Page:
Spurring economic growth in America’s declining cities and regions has been a hard-to-achieve public policy goal. There’s hope that the Biden administration’s new industrial policies might boost growth where other efforts have failed. But the jury is still out.
Industrial policy—government support for specific industries and sectors of the economy—has long been viewed skeptically by mainstream economists. In the mid-1990s, Michelle Clark Neely, a visiting scholar at the St. Louis Fed, noted how it is caricatured as “picking winners and losers” and substituting government decisions for markets, leading to ineffective and wasteful spending.
Of course, in practice, government policy has favored or disfavored specific industries throughout our history. Tax and regulatory advantages have stimulated the oil and energy industries, housing and suburban development, agriculture, military research and production, and banking and finance. But supporters of these industry advantages have shied away from the industrial policy label.
In recent years, industrial policy has made both an intellectual and a practical comeback. Harvard economist Dani Rodrick, a leader in this revival, co-authored an August piece for Project Syndicate that said that “mainstream economists have responded to industrial policy with knee-jerk hostility since at least the 1970s.” But in recent years there has been both expanded government approaches to industrial policy and also “new academic research” with richer empirical findings and less “ideological hostility” among economists.
In a recent paper, Rodrick and two colleagues review how industrial policy has gone beyond “inward-looking, protectionist trade policies” to include research and development, strategic procurement, spreading innovation, and human capital. They also note that “advanced economies are heavier users of industrial policy than developing countries.”
The Biden administration has enthusiastically adopted industrial policy. Several major new laws, some passed with bipartisan support, are pumping billions of dollars into targeted industrial policies, while trade and other international economic policy also are shifting their focus. Special attention is going to semiconductors, in order to reshore production and compete with China, and also to electric vehicles and other clean energy efforts to fight climate change.
Although the industrial focus is the main driver of the policies, Brookings Institution scholar Mark Muro points out another aspect of the Biden program: “key elements of the new approach are strongly place-based,” he wrote in March. The Biden administration and others hope the new industrial policy also will help economically declining regions and metropolitan areas.
As I discuss in my recent Columbia University Press book, Unequal Cities, mainstream economics generally looks down on placed-based policy. Harvard economist Ed Glaeser, arguably the leading mainstream urban economist of our day, has said the goal of “the economic approach to urban policy” is “to increase the choices available to people,” including movement to economically growing places, not investing in economically declining places.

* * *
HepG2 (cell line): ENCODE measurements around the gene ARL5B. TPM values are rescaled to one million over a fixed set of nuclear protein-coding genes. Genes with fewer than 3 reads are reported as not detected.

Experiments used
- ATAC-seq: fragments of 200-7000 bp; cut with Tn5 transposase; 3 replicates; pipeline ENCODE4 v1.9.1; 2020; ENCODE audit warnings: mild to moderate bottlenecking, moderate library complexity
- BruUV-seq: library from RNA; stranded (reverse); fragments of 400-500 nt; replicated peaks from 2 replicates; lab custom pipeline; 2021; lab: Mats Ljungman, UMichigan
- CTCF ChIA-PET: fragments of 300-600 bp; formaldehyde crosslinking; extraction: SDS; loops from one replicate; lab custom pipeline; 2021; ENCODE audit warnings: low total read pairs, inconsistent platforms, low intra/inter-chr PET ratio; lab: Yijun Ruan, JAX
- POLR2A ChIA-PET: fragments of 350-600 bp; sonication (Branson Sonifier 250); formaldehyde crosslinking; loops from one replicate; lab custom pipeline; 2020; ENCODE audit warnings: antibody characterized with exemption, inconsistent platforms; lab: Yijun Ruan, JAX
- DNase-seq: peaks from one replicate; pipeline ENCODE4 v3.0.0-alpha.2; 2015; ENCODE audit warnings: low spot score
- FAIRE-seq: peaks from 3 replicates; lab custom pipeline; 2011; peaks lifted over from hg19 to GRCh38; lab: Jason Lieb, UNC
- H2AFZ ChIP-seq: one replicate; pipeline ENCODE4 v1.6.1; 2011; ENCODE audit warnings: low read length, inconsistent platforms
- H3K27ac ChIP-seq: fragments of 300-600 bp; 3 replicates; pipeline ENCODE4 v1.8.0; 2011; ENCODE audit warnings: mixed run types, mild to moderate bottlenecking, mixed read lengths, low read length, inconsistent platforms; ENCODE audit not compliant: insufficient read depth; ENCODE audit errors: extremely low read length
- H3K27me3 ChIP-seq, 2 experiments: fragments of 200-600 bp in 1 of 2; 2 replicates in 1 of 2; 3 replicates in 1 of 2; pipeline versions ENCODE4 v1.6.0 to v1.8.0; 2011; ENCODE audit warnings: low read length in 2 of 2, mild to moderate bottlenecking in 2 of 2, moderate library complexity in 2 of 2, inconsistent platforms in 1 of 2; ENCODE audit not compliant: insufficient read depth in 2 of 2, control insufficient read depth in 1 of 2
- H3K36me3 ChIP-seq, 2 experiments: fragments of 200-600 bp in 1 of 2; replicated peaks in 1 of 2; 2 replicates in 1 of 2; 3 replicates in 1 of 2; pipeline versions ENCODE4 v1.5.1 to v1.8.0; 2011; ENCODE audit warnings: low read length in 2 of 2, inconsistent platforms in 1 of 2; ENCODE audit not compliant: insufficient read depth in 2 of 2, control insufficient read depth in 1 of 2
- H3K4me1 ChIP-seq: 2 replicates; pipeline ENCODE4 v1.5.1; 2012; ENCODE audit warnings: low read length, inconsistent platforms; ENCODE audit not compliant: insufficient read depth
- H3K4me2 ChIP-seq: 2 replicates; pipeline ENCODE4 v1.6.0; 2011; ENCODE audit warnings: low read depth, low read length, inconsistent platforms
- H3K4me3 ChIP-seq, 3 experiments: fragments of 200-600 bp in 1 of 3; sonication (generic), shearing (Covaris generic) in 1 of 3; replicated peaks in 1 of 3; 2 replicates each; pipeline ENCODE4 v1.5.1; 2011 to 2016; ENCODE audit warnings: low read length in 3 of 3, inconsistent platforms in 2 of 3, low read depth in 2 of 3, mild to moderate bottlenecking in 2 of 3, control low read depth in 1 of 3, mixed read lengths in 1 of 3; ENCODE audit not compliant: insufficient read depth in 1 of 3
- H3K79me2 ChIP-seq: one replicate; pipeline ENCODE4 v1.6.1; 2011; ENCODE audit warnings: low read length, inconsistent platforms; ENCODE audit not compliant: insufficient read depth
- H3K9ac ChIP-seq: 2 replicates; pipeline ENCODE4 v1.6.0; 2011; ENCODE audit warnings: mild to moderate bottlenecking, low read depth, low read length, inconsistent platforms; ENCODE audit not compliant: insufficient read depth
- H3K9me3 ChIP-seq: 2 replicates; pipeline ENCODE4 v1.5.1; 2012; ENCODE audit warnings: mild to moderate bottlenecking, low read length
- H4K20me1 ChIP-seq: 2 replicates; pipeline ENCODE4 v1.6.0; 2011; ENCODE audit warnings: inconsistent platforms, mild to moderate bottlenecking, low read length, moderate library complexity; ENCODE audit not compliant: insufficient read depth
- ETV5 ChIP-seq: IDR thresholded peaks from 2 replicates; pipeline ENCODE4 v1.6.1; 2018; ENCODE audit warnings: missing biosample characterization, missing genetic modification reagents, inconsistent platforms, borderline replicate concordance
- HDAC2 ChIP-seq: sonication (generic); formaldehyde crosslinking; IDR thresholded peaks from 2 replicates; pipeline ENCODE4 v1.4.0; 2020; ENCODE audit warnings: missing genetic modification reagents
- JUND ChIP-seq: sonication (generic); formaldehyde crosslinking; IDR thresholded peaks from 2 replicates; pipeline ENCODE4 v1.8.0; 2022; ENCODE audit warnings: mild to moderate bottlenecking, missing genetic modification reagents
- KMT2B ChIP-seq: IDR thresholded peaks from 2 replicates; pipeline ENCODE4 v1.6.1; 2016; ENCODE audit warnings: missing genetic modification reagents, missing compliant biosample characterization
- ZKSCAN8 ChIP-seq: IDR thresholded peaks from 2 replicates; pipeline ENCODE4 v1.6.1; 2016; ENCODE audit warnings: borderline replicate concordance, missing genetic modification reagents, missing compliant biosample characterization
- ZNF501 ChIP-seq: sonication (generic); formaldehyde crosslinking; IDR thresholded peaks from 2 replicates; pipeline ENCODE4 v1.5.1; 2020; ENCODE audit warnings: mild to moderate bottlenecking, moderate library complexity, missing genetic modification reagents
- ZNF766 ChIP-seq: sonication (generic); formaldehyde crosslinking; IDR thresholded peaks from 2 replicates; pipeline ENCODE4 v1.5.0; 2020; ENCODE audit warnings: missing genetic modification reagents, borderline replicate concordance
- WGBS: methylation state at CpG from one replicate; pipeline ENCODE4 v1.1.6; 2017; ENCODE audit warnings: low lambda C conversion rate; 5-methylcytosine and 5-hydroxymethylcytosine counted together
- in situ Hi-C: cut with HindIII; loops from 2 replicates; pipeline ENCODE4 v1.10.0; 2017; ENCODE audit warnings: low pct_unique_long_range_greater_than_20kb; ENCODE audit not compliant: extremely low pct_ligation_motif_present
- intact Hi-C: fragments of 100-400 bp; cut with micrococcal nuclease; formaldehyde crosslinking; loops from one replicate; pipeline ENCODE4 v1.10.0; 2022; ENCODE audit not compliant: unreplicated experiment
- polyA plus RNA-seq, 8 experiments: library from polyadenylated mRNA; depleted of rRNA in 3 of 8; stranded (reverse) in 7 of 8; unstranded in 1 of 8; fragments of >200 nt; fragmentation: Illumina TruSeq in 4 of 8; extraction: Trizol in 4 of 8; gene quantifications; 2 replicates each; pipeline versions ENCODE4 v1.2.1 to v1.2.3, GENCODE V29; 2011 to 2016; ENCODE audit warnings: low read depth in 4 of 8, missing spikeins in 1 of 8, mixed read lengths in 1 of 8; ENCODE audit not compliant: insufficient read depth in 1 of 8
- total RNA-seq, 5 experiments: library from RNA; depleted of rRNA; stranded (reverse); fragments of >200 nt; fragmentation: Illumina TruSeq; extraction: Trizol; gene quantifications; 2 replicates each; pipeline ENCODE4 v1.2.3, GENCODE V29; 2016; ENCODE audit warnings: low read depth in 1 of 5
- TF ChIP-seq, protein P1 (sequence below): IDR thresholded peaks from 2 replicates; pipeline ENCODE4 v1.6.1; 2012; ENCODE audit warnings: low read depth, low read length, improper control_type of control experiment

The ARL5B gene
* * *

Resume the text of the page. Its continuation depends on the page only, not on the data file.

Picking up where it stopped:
In this mainstream view, if some cities or places grow too expensive while others decline, then market incentives will push capital and people to the less expensive places. Over time, this process of convergence will tend to equalize or lessen the gaps in prices, living conditions, and prosperity among different regions.
But we haven’t seen the predicted convergence. High-cost cities stay expensive, and high-growth industries remain concentrated in a few locations, often those with much higher wages and housing costs. In a 2012 piece for Salon, economist Enrico Moretti saw this “growing divide between American communities” as “the Great Divergence,” and market forces have not corrected it.
So even though the Biden policies have an industry focus at their core, Brookings’ Muro notes they also hope to target economically troubled regions and metropolitan areas. The Brookings Metro program identified 19 place-focused programs with almost $80 billion in spending across the various Biden initiatives.
The new programs frequently focus on industry or economic “clusters” of related companies, not primarily or exclusively on geographic economic distress. And they often come as “challenge grants,” meaning industry-focused state, local, and private investments along with coordination and planning, will help get the federal resources, and they will be managed primarily by state and local governments.
This raises concerns. America’s expensive history with state and local economic development incentives, often targeted on attracting specific companies with deep tax breaks, hasn’t produced much measurable economic improvement in declining regions. Watchdogs like Good Jobs First consistently report such incentives enrich firms at the expense of communities and workers, without producing the claimed economic benefits.
But the Biden spending is moving forward regardless. The federal government, states, localities, and citizens must now push for strong accountability and transparency, with legally binding goals and strategies to produce good jobs and equity. Otherwise, America’s latest round of industrial policy won’t help the people, regions, and communities who need it the most.
That means pushing for union jobs, equitable job access for excluded workers, adequate training and education programs, family supports like child care and good education, and tight oversight of companies, all things we’ve failed to include in previous rounds of public economic development spending. Without those, the massive industrial policy spending we’re undertaking won’t generate truly inclusive prosperity.
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